The height of elegance and the end of an era
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For a decade that had started out on such a high note in many respects, the seventies was approaching its conclusion leaving a lot of changes in its wake. We said goodbye to the full-sized Ford Thunderbird and the Cadillac Eldorado Convertible model in 1976, Buick's Riviera became smaller for 1977, as did all of Cadillac's standard models, and now we bid farewell to the last traditionally-sized Cadillac, the Fleetwood Eldorado, in 1978.
The oil embargo and gas crisis of 1973 shocked us enough to force us to briefly take a look at the realities of imported oil, upon which we were becoming more and more dependant, and the invasion of the luxury imports, which was a mere trickle early in the decade, but was now something that was requiring a response by the American car makers. And just around the corner, another gas crisis was about to confront us.
Smaller, more efficient cars were the new reality, and even the luxury makes would have to change to remain competitive, as it wasn't the cost of the gas that was at issue, it was the availability of it that was the big concern. Wealthy buyers who could afford whatever it cost to fill their tanks were no better off than anyone else if their local gas stations were out of gas to sell.
Cadillac led the way with smaller cars, introducing the 1976 Seville in the spring of 1975 as an "international size luxury" car. The rest of Cadillacs standard line followed in 1977, and the new smaller Cadillacs were a big hit with luxury car buyers. That left just the Eldorado, which looked huge on the showroom floor compared to the down sized Cadillacs parked next to it. By 1978, the Eldorado was wearing a body that had been introduced in 1971, a different world than the world of 1978. Several restyles had updated the look, but it was size alone at this point that made it appear dated.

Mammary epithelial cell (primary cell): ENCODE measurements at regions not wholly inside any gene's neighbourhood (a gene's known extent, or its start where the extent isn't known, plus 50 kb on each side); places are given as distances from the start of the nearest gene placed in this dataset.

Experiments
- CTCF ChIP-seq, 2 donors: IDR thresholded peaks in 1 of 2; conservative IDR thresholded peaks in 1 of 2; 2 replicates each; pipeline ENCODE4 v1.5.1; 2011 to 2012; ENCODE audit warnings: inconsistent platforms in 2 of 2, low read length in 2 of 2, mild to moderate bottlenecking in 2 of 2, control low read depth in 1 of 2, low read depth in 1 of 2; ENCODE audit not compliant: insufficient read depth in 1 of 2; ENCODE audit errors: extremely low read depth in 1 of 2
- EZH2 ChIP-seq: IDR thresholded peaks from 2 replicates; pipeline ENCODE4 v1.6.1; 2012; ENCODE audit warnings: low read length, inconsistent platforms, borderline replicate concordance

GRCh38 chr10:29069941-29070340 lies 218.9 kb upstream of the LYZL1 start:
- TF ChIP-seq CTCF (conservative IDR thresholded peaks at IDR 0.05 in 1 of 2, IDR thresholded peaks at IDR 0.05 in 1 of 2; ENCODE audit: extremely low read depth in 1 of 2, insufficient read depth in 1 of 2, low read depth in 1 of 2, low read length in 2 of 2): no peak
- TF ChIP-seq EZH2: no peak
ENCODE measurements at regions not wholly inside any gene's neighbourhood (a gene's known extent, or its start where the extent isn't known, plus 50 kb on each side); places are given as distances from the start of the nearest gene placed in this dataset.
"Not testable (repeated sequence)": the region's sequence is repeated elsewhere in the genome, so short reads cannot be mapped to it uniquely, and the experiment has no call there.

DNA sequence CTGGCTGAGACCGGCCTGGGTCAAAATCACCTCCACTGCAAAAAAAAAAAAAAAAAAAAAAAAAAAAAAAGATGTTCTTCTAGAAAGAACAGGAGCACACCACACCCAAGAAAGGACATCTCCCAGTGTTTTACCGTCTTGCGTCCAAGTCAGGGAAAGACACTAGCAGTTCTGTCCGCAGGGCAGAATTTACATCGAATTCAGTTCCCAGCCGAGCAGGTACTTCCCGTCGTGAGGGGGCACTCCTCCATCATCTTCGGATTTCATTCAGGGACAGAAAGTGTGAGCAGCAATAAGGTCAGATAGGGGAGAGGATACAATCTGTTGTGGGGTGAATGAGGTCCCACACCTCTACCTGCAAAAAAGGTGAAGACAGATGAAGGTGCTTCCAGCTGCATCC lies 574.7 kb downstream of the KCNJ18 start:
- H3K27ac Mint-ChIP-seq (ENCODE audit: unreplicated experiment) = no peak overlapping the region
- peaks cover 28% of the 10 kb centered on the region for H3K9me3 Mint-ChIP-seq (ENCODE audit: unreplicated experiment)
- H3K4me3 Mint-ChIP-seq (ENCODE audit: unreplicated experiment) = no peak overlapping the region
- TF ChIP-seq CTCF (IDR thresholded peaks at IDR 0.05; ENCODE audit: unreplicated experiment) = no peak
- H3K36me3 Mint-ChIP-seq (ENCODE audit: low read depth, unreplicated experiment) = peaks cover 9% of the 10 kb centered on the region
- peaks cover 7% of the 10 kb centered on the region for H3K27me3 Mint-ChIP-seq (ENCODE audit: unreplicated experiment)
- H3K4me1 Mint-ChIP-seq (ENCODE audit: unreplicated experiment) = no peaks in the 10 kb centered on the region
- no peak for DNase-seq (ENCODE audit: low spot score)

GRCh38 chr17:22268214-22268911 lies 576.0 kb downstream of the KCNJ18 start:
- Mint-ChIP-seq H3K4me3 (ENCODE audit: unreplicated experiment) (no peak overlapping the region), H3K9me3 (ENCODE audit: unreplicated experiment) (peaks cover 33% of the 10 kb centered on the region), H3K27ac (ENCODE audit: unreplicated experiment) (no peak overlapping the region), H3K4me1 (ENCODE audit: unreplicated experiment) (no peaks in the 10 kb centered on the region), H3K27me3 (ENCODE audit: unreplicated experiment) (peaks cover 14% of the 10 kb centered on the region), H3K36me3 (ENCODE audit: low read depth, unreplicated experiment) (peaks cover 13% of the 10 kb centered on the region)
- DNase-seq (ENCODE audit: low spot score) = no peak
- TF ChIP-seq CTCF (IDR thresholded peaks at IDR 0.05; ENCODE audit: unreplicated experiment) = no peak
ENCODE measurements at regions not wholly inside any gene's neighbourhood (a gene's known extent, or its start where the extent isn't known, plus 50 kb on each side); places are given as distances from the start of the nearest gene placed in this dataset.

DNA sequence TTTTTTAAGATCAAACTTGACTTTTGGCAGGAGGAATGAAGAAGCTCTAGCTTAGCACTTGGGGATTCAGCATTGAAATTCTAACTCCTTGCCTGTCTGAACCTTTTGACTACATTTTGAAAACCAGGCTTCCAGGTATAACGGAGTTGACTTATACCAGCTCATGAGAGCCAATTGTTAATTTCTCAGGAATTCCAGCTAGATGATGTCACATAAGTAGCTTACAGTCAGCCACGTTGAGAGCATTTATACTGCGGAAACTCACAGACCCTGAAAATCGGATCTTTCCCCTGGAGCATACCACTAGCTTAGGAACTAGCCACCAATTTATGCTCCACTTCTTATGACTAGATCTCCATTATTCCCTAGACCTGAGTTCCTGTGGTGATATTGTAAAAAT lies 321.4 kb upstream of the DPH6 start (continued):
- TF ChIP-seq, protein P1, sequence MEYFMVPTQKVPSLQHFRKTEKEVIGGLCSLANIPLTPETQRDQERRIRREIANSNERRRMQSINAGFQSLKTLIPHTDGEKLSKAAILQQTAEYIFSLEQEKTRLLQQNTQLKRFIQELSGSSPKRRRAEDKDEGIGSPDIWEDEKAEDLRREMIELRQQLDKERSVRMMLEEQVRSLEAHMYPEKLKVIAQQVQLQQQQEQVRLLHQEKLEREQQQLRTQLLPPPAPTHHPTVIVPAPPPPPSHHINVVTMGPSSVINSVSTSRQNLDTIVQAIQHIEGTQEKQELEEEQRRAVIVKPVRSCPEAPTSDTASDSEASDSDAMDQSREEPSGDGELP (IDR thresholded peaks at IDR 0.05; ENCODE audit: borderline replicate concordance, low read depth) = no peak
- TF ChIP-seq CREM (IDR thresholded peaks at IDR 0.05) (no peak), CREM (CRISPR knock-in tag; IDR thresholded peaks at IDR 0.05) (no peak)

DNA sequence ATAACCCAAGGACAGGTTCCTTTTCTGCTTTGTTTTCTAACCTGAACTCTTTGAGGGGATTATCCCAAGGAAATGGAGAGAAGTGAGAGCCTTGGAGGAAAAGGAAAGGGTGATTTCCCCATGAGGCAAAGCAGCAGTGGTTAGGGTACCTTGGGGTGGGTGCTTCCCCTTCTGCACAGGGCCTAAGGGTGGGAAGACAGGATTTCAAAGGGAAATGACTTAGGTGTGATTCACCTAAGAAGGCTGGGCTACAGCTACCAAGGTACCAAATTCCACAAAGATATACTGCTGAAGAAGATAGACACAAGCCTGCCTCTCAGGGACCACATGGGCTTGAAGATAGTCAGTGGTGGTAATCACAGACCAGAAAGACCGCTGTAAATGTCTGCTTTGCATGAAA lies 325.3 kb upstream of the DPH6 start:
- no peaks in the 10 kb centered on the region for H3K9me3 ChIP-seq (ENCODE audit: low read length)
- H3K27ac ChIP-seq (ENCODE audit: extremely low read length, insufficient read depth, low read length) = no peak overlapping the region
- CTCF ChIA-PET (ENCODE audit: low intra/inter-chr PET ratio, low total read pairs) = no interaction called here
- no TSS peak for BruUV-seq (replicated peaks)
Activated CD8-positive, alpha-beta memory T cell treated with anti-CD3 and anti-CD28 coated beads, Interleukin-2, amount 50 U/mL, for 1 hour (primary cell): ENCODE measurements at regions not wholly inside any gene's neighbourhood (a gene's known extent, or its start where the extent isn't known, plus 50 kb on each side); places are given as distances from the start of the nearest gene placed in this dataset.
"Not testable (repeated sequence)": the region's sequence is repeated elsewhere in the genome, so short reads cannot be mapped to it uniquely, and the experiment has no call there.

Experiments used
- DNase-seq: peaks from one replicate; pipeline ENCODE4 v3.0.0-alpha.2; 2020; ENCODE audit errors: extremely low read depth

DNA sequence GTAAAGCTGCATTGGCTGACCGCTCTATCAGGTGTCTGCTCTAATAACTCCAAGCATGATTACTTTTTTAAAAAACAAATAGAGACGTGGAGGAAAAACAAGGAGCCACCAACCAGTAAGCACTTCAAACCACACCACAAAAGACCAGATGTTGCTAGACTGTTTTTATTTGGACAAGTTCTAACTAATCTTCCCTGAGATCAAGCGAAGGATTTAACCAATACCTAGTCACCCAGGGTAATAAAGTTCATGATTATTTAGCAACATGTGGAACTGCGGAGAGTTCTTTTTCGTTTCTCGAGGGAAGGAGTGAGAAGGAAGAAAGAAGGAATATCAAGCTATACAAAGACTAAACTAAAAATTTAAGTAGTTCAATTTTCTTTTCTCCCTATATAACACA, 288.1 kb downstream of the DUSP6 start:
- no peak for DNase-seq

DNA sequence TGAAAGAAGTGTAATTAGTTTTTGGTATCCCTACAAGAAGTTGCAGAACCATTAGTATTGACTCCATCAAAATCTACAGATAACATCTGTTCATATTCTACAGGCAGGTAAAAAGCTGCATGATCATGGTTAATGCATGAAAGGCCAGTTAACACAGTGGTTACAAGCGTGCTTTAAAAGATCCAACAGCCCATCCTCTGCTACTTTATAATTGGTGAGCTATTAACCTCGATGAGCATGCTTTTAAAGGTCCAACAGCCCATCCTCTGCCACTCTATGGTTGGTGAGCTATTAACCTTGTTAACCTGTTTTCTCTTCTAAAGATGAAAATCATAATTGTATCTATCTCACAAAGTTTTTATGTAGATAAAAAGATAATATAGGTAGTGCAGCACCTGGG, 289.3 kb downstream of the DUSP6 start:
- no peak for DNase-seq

But none of that mattered to buyers, as the Eldorado continued to sell well. Some buyers wanted a big car. They liked the ride a longer wheelbase provided, the impressive view as they looked across that long hood, and the full-sized, sporty styling that was impossible to mistake for anything else. Sales were down just a few hundred from 1977.
Changes to the 1978 Eldorado were minimal, of course. Up front, a new grille design consisted of four rows in a crosshatch pattern (squares), and each row was separated by a heavier horizontal bar. New paint colors would give the cars a new spectrum of color to choose from, and a new Halifax Knit cloth upholstery featured a check design that was reminiscent of some older Eldorado patterns, and was available in four colors. A new Random Velour was also offered, and it came in three colors. Sierra Grain Leather was still a popular option, and for 1978, it was available in a dozen different shades, and there were also three two-tone leather options that provided dramatic contrasting shades of leather on the seating areas.
Cadillac introduced a new Electronic Level Control in 1978, and it was included on the Eldorado as well, as part of its impressive list of standard features. A couple of new radios were introduced on all Cadillacs for 1978, and one of them was available on the Eldorado. The AM/FM stereo radio with tape player and Citizens Band incorporated the Squelch Control and a digital channel display into the hand-held microphone unit. The country had gone crazy for CBs and disco music during the mid- to late seventies, and both were white hot for a few years, but would fizzle out by the time the eighties came around.